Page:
Hidden in the maze of disparaging comments about fragilista economists and policymakers, Nassim Taleb has a more profound side. The majority of his content is geared to tackle things through a lens of risk mitigation, but I do think that there are pieces of what he says that go much deeper.
I discovered a series of gems in his Facebook feed the other day. Through several posts, he suggested that people should abide by the “Silver Rule” rather than the “Golden Rule”.
The Golden Rule, of course, is “do to others as you would have them do to you.”
The Silver Rule, in all its double negative glory, is “do not to others what you don’t want them to do to you.” In other words: never impose on others what you would not choose for yourself. It’s close in some ways to the Hippocratic Oath, or “do no harm”.
The Golden Fallacy
The Golden Rule seems ideal in at first glance. It’s straight from the Bible. In fact, there’s a version of it that can be found in many different world religions. And – if everyone is doing nice things for others, then who can argue against that?
However, it turns out to be a magnet for problems, misinterpretation, and intrusion.
The problem with the Golden Rule, as Taleb points out, is that it can be “an invitation to interventionism, utopianism, and meddling into other people’s affairs”.
Upon further reflection, this makes sense. We don’t all have the same preferences, so it does not really make a lot of sense for me to push something on other people because I would have liked it myself. It gets muddier when we mix in different viewpoints, cultures, and systems. As Carl Sagan sums up: “The Golden Rule takes no account of human differences.”
Sagan, who also looked at this in-depth, takes a game theory and prisoner’s dilemma perspective: “The Golden Rule is not only an unsuccessful strategy; it is also dangerous for other players, who may succeed in the short term only to be mowed down by exploiters in the long term.”
The Silver Lining
Taleb recognizes multiple benefits of using the Silver Rule over its golden counterpart. First, under uncertainty, the Silver Rule requires “skin in the game” (personal risk), as you can only expose others to risk that you are taking yourself. If you apply the Silver Rule and are mistaken, you have still done others no harm. In other words, it is more robust to errors.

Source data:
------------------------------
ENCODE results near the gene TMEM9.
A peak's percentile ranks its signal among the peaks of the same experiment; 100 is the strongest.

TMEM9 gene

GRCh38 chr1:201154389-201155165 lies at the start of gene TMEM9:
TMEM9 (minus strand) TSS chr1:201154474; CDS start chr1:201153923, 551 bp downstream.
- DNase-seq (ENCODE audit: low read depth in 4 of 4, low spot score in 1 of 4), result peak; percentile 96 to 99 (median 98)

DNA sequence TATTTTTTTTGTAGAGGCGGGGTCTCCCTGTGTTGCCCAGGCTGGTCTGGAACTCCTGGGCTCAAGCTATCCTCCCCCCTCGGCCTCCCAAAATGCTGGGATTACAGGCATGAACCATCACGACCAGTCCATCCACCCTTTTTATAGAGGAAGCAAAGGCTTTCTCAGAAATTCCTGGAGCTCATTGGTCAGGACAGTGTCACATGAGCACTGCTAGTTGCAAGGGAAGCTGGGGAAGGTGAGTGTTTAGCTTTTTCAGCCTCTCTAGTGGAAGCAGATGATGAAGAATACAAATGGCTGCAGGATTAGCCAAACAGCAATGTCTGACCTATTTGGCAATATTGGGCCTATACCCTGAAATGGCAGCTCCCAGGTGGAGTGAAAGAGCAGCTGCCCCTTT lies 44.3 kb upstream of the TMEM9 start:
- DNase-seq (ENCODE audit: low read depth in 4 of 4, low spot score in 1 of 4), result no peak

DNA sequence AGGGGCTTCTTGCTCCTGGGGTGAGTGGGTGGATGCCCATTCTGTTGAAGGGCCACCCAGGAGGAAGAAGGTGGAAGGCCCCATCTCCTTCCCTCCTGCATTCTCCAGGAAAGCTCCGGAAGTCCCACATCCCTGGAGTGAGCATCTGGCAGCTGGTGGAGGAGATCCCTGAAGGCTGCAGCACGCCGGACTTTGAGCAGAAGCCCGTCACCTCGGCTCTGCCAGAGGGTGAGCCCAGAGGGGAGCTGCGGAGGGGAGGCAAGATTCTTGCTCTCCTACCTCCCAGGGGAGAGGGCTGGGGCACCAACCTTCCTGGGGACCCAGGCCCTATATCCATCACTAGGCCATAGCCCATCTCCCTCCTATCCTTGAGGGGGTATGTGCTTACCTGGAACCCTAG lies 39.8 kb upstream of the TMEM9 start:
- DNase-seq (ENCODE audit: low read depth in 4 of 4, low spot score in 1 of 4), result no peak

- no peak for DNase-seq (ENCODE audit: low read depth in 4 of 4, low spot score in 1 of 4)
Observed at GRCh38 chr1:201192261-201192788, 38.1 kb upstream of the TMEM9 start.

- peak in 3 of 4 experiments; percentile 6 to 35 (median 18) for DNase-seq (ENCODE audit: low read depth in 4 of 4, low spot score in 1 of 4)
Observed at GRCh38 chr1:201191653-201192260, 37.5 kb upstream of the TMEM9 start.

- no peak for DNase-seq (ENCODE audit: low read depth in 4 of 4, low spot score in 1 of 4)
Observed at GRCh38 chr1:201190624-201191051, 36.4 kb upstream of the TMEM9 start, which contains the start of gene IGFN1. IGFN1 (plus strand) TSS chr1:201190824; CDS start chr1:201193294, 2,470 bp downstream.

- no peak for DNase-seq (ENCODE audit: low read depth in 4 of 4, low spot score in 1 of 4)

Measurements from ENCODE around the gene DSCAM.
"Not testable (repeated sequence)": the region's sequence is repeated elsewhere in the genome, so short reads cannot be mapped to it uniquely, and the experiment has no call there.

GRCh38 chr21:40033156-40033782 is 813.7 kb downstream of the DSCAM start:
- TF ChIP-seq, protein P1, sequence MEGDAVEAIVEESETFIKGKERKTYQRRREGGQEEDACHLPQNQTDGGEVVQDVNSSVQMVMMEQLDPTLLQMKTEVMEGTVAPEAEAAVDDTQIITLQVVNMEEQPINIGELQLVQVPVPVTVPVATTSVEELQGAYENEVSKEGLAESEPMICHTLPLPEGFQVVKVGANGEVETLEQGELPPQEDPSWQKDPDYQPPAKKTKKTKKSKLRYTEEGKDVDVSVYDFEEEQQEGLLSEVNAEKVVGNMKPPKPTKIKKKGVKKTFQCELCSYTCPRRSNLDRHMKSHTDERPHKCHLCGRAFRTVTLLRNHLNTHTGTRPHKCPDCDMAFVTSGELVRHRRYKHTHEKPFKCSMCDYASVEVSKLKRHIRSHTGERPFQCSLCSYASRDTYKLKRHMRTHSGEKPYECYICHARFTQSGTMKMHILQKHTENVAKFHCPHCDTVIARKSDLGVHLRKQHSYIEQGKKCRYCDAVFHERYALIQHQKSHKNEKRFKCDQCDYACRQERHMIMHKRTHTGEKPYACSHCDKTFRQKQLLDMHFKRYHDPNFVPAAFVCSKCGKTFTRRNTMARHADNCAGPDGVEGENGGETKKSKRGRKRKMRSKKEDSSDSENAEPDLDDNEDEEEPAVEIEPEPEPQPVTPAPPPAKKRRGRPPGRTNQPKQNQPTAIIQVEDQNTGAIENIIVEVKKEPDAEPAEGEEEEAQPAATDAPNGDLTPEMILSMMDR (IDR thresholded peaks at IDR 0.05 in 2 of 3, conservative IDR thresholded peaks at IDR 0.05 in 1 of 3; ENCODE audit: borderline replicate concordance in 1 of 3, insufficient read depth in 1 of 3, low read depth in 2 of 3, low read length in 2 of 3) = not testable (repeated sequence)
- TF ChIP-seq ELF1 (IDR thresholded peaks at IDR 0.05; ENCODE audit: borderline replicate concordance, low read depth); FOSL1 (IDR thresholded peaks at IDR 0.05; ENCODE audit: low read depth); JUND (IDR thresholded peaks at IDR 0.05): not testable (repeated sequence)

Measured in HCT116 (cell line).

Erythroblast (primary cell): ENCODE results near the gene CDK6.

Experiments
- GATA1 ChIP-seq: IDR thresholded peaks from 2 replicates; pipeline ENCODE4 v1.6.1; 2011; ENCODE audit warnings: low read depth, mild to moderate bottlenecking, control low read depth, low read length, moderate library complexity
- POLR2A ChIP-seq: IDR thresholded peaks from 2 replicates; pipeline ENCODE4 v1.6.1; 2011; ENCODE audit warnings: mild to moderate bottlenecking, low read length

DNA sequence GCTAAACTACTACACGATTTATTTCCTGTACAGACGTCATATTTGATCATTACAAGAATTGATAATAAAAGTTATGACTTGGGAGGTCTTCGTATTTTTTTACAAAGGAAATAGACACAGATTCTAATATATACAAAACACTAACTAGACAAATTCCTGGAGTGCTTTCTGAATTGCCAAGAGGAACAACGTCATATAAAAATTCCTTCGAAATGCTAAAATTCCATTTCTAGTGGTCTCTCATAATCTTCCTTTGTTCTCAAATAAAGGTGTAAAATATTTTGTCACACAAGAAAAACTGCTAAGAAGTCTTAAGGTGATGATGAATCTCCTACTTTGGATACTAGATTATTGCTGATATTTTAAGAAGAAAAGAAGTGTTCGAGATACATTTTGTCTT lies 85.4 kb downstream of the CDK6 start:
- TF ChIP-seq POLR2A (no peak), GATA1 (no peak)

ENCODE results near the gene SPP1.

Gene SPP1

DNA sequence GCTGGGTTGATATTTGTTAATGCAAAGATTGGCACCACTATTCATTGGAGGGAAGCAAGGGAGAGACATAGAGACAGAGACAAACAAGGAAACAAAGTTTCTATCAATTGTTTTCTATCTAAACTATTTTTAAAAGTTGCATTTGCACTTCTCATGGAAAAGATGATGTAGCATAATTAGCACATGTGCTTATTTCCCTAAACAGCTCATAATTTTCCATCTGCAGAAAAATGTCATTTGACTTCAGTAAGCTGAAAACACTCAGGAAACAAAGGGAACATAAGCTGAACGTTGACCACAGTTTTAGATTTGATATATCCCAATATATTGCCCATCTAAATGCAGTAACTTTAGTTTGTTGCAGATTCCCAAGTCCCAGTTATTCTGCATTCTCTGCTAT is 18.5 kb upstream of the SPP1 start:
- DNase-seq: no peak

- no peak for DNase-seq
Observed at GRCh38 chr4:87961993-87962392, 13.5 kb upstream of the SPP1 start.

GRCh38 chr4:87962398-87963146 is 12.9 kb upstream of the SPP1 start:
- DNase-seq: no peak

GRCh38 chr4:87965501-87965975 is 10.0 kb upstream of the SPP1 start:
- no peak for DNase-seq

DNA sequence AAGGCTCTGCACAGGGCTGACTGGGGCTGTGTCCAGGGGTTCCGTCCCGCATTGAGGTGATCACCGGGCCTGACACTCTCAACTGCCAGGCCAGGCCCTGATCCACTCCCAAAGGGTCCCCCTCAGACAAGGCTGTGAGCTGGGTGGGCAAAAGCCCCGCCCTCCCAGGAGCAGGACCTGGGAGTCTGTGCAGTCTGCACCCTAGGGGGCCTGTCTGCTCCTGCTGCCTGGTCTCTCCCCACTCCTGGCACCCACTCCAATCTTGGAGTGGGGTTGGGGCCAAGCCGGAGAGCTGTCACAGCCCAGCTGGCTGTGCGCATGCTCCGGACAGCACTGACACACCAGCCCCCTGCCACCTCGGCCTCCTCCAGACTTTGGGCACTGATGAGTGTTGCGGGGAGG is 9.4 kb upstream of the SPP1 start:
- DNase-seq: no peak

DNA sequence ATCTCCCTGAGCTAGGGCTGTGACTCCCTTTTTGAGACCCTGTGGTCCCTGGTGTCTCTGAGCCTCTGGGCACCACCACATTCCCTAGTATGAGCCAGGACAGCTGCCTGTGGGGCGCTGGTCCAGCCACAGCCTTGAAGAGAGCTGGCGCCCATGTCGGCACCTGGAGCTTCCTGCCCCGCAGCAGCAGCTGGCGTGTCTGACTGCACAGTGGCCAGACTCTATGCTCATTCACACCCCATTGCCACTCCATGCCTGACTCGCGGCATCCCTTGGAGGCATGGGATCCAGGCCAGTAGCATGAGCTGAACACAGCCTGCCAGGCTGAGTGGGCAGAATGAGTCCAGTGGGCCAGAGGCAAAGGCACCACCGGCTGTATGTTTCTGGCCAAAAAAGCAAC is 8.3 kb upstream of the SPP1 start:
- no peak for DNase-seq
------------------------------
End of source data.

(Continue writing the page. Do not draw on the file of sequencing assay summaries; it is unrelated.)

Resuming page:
Second, the Silver Rule also follows Taleb’s concept of via negativa. That is, omission of actions have no potential side effects or chains of unintended consequences. Remember that governments, corporations, consultants, and bankers do not usually follow via negativa. The only way they can personally gain is by adding something new. More regulations, policies, programs, and meddling. This is a recipe for making systems more complex, which leads to further fragility.
What I find most interesting about this whole discussion is that the Golden Rule is actually considered to be the basis of much utilitarian thinking. In fact, John Stuart Mill’s book Utilitarianism describes the rule as the “ideal perfection of utilitarian morality.”
The Silver Rule, on the other hand, seems to be more akin to the libertarian non-aggression principle. That is, that one should not initiate the use of force against others or their property.
Now, Taleb is not a libertarian or a utilitarian – he describes himself as a “left-wing conservative” and a “conservationist”. As I mentioned earlier, he tends to look at things from a risk perspective rather than an all-encompassing world view.
That said, I think there is much more to the Silver Rule than just risk mitigation. It may have the edge in practical morality as well.
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